It has been five years since I last visited Europe, and six years since my first, and thus far only, visit to Spain. I visited with a friend in April, 2011, and flew into Barcelona for two days, which was not enough time by half. The Catalonian capital was enchanting enough, and the unseasonably warm weather instilled us with high hopes for how the rest of the trip would go.
Alas, eight days of late-season rainfall swept in a few days later, dampening our spirits (no pun intended) to the point that we hightailed it out of Spain one week earlier than expected. We finished the trip in Paris, which is a delight to visit in any climate and which was greeted by an early summer. One city we did visit in Spain before the worst of the weather moved in was Granada, a mid-sized Andalucían borough with roughly 235,000 people. As regards tourism, Granada has one mainstay, the massive, UNESCO-protected Alhambra.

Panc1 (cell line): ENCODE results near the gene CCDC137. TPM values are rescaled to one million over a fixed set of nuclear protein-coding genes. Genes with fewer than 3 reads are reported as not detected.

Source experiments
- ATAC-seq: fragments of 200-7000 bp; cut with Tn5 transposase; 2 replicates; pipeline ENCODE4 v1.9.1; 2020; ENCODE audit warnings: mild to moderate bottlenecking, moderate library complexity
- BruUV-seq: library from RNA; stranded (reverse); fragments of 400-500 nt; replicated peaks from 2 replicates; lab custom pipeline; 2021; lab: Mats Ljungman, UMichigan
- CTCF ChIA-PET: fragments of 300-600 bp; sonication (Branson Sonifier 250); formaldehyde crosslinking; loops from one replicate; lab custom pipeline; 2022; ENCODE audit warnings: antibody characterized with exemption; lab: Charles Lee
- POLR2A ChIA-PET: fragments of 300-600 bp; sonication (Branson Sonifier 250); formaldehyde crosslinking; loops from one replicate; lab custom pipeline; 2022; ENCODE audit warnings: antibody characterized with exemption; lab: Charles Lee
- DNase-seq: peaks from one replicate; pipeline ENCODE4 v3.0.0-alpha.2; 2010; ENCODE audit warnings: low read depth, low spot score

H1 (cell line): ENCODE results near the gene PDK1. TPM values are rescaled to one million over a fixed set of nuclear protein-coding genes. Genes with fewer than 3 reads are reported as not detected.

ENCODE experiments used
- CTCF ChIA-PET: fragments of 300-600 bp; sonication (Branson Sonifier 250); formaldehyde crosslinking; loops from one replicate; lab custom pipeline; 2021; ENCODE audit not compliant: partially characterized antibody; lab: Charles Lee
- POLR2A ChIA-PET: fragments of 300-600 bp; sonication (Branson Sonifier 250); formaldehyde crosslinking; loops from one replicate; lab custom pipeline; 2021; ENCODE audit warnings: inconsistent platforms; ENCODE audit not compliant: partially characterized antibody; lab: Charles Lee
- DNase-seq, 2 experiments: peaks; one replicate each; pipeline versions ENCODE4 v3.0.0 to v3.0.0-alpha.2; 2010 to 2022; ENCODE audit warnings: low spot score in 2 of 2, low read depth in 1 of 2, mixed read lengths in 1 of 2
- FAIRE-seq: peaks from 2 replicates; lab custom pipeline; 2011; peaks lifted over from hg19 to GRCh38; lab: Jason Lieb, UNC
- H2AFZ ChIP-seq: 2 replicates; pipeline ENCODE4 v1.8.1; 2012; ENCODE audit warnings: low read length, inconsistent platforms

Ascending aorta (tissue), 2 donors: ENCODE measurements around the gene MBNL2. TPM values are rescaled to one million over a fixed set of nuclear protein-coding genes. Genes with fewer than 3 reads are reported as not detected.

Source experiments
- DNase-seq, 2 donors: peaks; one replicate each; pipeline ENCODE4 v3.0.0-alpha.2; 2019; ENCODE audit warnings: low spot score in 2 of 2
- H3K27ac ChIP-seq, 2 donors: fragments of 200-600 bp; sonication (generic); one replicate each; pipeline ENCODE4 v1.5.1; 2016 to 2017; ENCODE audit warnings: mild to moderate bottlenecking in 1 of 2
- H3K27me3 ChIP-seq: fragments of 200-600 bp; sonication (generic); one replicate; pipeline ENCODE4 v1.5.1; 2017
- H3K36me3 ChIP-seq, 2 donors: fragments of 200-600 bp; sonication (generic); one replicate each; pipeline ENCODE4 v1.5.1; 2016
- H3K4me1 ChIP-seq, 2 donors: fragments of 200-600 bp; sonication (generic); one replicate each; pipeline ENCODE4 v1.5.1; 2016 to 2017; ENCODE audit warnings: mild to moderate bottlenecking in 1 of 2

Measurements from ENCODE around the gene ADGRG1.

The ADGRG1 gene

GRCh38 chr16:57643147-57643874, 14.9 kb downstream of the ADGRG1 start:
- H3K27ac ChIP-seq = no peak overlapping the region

Continue reading “Photo Locale of the Month – April 2017”
It is no secret that Cuba, for many years a no-go destination for most Americans, is rife with propaganda. Much of it is anti-American, or anti-Capitalist, and an equal amount of it is pro-Castro, or pro-revolution. Throughout my travels to China, Russia, the Ukraine, and Syria, I have always found a certain kitschiness in images of Mother Russia, of the working man sowing fields “for the people,” of that great hammer-and-sickle, of the Fearless Leader. Even Mexico has its share of anti-colonial propaganda, from urban graffiti to the murals of Diego Rivera and David Alfaro Siqueiros. Some of these images are impressive, artistically-speaking, while others make me laugh. The key, I think, is to take them with a considerable grain of salt.